Find a room that locks, isn’t a glass office and, if it has windows, bring something to cover it up. After pumping you’ll need a refrigerator and a sink. Breastmilk is naturally bacteria-fighting, so I washed with hot water and didn’t sterilise the pump parts between pumps and stored them in the fridge (and then sterilised them once I got home), but if you prefer to, you can bring microwaveable steam sterilising bags. Don’t forget to block your calendar for the times you plan to pump and book the pumping room if the option is there so that you can be sure to pump at regular times to avoid clogged ducts or a rapidly dropping milk supply. Stay hydrated, wear breastfeeding-friendly clothing if the pumping room doesn’t lock, and try to spend that time catching up on photos and videos of your little one whilst not stressing about how much you’re pumping. In the early days back at the office, you may want to bring some breast pads while you’re adjusting, just in case you don’t get to pump when you were intending to! It doesn’t hurt to have some snacks in your pump bag as well…

Read more: Your Ultimate Breastfeeding Survival Guide: 10 Steps To Positive Nursing

working mamas going back to work

5. Get Into A “New Normal” Routine

Setting up a good routine for your little one and you will take away a lot of stress. Your little one will adjust more easily to their new caregivers and will be less likely to be upset about your absence and refusing to take a bottle or nap while you’re away. If the main caregiver (while you’re at work) is their Aunty or Helper, make sure they have a small network of friends and babies of similar age nearby that they are comfortable setting up regular playdates with independently. If your baby is older, consider getting them into a playgroup, you’ll get to kill a few birds with one stone in providing your baby with the stimulation, social interaction and stable routine all in one.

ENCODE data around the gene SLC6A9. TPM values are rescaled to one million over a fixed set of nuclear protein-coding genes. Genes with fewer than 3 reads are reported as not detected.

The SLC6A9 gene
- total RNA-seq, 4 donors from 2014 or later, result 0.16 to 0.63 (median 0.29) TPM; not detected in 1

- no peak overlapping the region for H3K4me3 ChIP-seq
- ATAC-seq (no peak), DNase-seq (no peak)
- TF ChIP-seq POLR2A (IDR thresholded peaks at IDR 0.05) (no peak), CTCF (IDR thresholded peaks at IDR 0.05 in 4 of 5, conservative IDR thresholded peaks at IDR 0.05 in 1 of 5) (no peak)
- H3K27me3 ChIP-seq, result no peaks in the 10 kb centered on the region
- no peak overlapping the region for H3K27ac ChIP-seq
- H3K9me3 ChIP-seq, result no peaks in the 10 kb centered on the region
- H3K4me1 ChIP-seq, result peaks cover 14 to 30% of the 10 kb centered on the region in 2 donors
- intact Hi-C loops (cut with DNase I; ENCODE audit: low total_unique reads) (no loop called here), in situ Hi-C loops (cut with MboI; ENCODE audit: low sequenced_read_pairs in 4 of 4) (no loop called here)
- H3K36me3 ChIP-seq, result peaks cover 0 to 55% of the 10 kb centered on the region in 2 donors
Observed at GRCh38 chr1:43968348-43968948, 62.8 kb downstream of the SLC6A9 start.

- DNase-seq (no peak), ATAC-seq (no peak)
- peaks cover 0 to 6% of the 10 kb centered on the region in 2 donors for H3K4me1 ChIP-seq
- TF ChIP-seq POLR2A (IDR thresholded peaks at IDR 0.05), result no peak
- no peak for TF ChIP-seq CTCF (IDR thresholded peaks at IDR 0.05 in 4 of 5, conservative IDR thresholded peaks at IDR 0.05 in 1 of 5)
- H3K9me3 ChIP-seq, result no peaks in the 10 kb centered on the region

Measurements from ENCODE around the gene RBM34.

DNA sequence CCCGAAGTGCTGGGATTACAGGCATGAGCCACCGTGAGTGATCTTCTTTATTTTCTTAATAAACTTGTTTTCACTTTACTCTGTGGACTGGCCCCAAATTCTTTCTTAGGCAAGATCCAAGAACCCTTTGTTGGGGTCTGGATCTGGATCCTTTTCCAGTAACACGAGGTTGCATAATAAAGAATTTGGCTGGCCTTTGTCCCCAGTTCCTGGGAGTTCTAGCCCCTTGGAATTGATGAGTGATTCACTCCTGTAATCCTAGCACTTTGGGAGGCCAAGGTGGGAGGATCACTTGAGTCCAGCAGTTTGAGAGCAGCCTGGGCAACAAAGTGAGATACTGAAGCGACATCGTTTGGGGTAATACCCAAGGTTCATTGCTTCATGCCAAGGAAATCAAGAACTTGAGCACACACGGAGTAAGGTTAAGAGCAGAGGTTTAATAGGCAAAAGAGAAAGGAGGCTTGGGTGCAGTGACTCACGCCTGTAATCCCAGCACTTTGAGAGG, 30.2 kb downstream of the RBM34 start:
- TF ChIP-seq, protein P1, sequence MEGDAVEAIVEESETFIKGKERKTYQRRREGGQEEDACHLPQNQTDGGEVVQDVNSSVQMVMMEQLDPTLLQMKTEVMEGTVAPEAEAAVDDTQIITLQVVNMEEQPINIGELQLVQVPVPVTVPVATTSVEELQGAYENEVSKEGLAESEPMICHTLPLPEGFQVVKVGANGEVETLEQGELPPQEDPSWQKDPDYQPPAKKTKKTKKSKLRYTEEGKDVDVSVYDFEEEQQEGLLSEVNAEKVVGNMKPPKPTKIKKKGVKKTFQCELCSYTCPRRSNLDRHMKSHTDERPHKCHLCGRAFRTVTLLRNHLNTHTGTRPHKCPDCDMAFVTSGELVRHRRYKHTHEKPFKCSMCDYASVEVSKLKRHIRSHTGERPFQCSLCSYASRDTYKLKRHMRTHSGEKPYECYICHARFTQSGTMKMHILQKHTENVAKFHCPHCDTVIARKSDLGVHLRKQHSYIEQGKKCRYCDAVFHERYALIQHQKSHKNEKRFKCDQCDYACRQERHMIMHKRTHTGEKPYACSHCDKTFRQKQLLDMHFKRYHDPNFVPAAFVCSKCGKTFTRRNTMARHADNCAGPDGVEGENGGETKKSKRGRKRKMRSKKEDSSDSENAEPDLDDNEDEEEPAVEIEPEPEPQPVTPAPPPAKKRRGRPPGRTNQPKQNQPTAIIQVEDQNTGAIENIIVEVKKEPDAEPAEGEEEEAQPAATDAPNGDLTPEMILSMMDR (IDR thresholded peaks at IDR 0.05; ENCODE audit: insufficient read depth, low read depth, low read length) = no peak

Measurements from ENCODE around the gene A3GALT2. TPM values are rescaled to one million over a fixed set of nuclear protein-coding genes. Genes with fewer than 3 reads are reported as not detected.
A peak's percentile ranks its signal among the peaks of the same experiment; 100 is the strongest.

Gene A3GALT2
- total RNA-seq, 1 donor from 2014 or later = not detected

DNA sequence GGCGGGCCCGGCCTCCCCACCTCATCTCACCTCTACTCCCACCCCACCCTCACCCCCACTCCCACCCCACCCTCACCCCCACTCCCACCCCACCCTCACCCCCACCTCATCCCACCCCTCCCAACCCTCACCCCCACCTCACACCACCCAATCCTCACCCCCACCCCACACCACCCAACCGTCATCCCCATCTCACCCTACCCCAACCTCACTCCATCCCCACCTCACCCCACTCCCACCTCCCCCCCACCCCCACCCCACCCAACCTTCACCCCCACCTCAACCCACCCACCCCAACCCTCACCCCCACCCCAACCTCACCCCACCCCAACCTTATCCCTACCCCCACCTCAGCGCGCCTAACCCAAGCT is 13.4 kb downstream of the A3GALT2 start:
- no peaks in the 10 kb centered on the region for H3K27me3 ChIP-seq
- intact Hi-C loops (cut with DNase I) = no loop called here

6. You’re Still Their Mama

This is probably the hardest part. When your little one develops an attachment to their other caregiver(s) and it seems like you’re being replaced as the centre of their universe. Yes, they may become accustomed to being comforted by someone else when they’re upset, but there is no one like their mama and as they grow older and can express themselves better, you will see that too. Also, take comfort in knowing that whoever is looking after them when you’ve gone back to work is doing a good job and is able to comfort them. These days with cameras, facetime and videos, we’ve come further than ever in being able to share in those moments as they grow, even though remotely. I watched my son’s first steps on video and watched him do it again when I got home that day, but if you prefer you can ask your daytime caregiver not to tell you that it’s happened so that you can experience it for the first time in person – no one will know the difference!

Ultimately, there’ll be days when you’re winning and others where you feel like you’re failing at being a professional as well as being a mother, but the truth is, you’re taking on a huge role managing both while being a great role model for the future generation as well. Finally, just try to remember one thing: you are Wonderwoman and you’ve got this! 

Read more: Things You’ll Do Differently As A Second-Time Mum

This is part of a special series, “SassyMama Supports World Breastfeeding Week, in partnership with Gleneagles Hospital Hong Kong“. For more posts on breastfeeding in Hong Kong, click here.

Featured image courtesy of Getty Images, image 1 courtesy of Kyle Glenn via Unsplash, image 2 courtesy of Alex Purcell Garcia, image 3 courtesy of Paul Hanaoka via Unsplash.